The Short Sighted Nature of Irish Nationalism
With all the floundering about in search of a political alternative maybe a step outside the box (World Cup pun fully intended) and a look at some realities in Irish republican political history is an option. Not a major assessment by any means, more a debate opener and an attempt at a wee reality check. If we look at the events in Irish history for example the one striking feature that remains a constant is the seeming lack of a protracted sense of necessity or a concerted drive of its own accord for national self-determination in Ireland.
What we do see recurring is a sense of betrayal and disappointment leading to a thirst for revenge as with the diaspora in the USA and events at home in Ireland after major political developments. Rather than a population thirsting for freedom it has historically been more a case of the peoples’ requirements and necessities being repeatedly manipulated by both constitutional and revolutionary elements alike to their own ends. Maybe it is time for republicans to wake up and smell the coffee in 2014 and instead of attempting to forever gain an advantage for an outdated political creed from the people, maybe it is time to consider the peoples wants instead, just for a change?
A common misconception, or perhaps just effective advanced nationalist propaganda, is that of the cruel Protestant absentee landlords and the RIC and army evicted the poor, starving, helpless Catholic Irish from their hovels during and after the famine. During the famine this held weight. Fast forward to the Land War and the reality was somewhat less clear cut. Although post famine Ireland had become radicalised by the Phoenix Societies under the influence of O’Donovan Rossa and others, it was the land issue which really proved the catalyst for change. Fenianism was unable to build up a head of steam and was decimated in 1867, swatted like a fly having missed the boat in 1865. The Plan of Campaign was then formulated. Parnell and the Parliamentary Party also realising that the land was the only issue of concern to the people saw an opportunity himself. Both the Fenians and Parnell intended to use the land issue to get to their own political end game.
By the time the land war was over the peasantry of Mayo were worse off than before they had initiated it all and wealthy Catholics had begun to take advantage of boycotted and bankrupted Protestant landowners to buy up their estates. The Encumbered Estates Act being a mechanism by which Westminster eventually put up money at reasonable interest for Irish tenants to purchase their holdings and bail out the Landlords (Bail outs nothing new then). Point being, a survey of the 4,000 largest Irish landlords in 1872 had revealed that about 29% lived outside Ireland. By then, 43% of all proprietors were Roman Catholic, though the richest owners were still mostly Anglicans. The three ‘F’s for which the Mayo peasantry campaigned in 1879 had largely resulted in cute Irish Catholic hoors ousting what was left of the Protestant landlords and establishing large ranches for themselves. The peasants as usual saw little change and the Ascendancy landlords had their escape route from ruin provided. Parnell on the other hand was very much in the political ascendancy and on the crest of a Land War wave all the way to becoming Parliamentary Party leader.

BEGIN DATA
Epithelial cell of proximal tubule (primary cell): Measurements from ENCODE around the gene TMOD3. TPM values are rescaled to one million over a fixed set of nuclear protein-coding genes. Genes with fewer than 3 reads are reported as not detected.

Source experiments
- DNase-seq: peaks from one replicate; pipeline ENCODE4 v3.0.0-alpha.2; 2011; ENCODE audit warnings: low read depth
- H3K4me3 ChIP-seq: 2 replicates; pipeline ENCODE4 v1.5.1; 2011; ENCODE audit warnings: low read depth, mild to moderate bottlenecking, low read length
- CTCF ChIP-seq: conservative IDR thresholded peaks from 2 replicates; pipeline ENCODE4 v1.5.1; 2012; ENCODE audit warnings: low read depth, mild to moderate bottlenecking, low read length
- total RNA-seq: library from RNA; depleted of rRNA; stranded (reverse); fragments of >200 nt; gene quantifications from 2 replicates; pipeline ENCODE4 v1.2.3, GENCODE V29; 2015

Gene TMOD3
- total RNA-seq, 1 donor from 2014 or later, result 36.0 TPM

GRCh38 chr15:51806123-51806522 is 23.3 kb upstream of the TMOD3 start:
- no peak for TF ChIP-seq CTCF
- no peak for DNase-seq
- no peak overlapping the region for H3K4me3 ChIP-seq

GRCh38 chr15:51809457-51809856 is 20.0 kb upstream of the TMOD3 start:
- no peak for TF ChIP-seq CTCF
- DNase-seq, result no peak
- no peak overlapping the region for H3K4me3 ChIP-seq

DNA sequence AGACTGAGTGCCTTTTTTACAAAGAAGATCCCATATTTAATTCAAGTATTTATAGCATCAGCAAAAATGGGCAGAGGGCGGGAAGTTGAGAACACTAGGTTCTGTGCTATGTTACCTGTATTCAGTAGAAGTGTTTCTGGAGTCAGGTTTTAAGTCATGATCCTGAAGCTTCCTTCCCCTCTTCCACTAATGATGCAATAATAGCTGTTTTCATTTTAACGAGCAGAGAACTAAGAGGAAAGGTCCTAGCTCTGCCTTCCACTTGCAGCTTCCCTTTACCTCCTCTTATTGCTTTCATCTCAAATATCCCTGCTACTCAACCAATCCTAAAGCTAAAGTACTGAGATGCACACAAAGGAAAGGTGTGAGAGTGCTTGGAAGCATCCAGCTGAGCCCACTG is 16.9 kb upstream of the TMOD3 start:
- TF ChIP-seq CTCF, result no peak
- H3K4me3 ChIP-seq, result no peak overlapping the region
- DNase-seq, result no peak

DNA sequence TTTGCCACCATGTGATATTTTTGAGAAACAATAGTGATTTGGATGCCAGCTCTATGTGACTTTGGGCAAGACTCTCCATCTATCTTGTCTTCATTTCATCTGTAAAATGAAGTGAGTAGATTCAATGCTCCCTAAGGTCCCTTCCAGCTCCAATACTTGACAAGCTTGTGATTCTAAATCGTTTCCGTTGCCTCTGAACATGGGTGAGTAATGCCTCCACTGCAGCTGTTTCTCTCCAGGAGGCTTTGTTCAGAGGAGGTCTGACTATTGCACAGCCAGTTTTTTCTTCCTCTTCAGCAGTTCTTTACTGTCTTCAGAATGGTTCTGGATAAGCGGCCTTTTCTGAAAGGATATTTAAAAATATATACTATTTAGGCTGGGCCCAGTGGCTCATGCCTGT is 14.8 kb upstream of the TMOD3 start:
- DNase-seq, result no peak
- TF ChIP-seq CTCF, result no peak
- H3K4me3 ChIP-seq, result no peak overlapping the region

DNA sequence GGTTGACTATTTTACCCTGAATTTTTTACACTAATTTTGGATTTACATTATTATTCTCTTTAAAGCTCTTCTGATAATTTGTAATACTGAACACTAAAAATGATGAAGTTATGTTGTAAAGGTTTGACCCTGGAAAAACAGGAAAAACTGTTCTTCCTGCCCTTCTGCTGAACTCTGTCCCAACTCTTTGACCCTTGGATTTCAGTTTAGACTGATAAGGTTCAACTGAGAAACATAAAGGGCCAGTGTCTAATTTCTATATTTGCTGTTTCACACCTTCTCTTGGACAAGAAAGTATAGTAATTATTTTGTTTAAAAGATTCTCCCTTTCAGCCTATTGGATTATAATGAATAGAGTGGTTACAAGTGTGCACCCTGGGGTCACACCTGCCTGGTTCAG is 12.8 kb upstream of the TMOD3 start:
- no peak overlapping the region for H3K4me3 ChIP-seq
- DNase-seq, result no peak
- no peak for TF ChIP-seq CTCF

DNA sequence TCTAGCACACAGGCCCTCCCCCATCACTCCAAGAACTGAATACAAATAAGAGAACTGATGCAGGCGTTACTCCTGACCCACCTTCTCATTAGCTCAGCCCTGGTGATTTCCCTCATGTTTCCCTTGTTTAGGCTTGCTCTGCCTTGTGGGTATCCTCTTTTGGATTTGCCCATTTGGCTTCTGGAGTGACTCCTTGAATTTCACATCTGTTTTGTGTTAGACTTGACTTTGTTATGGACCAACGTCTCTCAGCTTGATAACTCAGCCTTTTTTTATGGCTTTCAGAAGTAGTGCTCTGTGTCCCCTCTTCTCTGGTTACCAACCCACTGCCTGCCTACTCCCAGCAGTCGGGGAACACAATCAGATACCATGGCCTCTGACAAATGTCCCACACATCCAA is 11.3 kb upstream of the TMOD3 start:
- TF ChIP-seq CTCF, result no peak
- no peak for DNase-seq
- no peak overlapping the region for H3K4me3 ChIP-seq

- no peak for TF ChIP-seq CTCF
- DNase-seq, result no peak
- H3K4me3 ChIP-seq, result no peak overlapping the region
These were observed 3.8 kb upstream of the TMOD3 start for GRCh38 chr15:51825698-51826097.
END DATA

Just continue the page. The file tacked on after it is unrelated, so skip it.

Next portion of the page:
Later again, whilst some republicans may refute this, the fact remains that when SF was founded in 1905 it sought merely some form of self-government within the Union and Empire under the British monarchy. Griffith wanted a similar situation for Ireland to that which Hungary had achieved within the Austrian Empire in 1867. Griffith was also at the treaty negotiations with Collins which had divided Ireland and Griffith also defeated De Valera by 60 votes to 58 in the ratification of that very same Treaty. Kevin O’Higgins later re-floated the idea of a joint monarchy as a possible solution to partition shortly before he was assassinated.
Historian Diarmaid Ferriter points out that, though he had founded Sinn Féin, Griffith was 'quickly airbrushed' from Irish history, somewhat similarly to Redmond’s Irish Volunteers after WW1. Political events had superseded them all. Griffith’s widow had to beg his former colleagues for a pension, saying that he 'had made them all'. She considered that his grave plot was too modest and threatened to exhume his body. Only in 1968 was a plaque fixed on his former home. How sad and familiar is that? After the debacle of the Rising in 1916 the people had come onto the Dublin streets to throw horse manure at and to spit on those rebels being led away by the British Army. It was only the indelicate executions of rebel leaders over a protracted period that soured the Irish publics’ mood against the British.